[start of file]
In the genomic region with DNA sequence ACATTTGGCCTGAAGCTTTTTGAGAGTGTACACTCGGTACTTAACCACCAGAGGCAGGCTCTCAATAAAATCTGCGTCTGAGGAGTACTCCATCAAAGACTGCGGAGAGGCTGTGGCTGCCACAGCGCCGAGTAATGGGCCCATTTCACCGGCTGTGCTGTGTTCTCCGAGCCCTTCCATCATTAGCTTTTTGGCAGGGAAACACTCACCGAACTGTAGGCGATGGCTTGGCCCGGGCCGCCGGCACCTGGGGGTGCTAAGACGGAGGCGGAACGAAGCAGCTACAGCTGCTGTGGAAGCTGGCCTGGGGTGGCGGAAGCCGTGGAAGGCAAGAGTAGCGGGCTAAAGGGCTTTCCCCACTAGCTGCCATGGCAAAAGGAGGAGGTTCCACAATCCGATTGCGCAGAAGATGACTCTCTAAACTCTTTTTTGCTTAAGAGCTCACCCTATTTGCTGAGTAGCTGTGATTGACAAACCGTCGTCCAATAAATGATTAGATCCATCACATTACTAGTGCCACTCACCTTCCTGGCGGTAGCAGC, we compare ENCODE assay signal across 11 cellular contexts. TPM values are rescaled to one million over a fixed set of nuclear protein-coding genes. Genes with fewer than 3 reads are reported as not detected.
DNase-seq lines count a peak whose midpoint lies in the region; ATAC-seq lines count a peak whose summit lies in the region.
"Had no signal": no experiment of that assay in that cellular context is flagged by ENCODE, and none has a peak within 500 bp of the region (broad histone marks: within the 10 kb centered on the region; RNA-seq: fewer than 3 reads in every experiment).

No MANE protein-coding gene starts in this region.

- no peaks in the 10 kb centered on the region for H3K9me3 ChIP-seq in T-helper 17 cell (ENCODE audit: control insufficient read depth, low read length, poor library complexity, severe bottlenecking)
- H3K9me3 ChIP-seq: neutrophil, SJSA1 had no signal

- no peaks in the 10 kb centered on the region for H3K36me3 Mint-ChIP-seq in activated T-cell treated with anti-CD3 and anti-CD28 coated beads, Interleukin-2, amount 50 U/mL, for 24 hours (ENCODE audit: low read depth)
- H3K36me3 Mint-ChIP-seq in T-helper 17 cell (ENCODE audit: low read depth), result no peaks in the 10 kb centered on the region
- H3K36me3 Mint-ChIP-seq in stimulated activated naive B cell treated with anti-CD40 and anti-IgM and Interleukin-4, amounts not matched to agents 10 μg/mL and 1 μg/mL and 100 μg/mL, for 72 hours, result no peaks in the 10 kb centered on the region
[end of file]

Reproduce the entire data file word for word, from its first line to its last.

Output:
In the genomic region with DNA sequence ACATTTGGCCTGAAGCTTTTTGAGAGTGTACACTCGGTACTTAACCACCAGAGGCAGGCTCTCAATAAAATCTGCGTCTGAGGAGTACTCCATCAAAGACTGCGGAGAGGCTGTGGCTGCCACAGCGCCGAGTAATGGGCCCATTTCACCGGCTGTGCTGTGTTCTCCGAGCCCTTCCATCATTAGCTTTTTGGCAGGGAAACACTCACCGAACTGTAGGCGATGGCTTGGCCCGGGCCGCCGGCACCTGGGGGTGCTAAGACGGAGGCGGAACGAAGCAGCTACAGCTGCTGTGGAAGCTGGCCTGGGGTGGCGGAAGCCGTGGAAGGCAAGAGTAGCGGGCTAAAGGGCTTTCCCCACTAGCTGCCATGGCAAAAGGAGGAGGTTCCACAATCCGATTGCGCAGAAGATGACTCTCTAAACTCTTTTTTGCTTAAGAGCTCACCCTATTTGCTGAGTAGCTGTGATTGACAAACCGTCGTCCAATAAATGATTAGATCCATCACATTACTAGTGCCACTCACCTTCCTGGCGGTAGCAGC, we compare ENCODE assay signal across 11 cellular contexts. TPM values are rescaled to one million over a fixed set of nuclear protein-coding genes. Genes with fewer than 3 reads are reported as not detected.
DNase-seq lines count a peak whose midpoint lies in the region; ATAC-seq lines count a peak whose summit lies in the region.
"Had no signal": no experiment of that assay in that cellular context is flagged by ENCODE, and none has a peak within 500 bp of the region (broad histone marks: within the 10 kb centered on the region; RNA-seq: fewer than 3 reads in every experiment).

No MANE protein-coding gene starts in this region.

- no peaks in the 10 kb centered on the region for H3K9me3 ChIP-seq in T-helper 17 cell (ENCODE audit: control insufficient read depth, low read length, poor library complexity, severe bottlenecking)
- H3K9me3 ChIP-seq: neutrophil, SJSA1 had no signal

- no peaks in the 10 kb centered on the region for H3K36me3 Mint-ChIP-seq in activated T-cell treated with anti-CD3 and anti-CD28 coated beads, Interleukin-2, amount 50 U/mL, for 24 hours (ENCODE audit: low read depth)
- H3K36me3 Mint-ChIP-seq in T-helper 17 cell (ENCODE audit: low read depth), result no peaks in the 10 kb centered on the region
- H3K36me3 Mint-ChIP-seq in stimulated activated naive B cell treated with anti-CD40 and anti-IgM and Interleukin-4, amounts not matched to agents 10 μg/mL and 1 μg/mL and 100 μg/mL, for 72 hours, result no peaks in the 10 kb centered on the region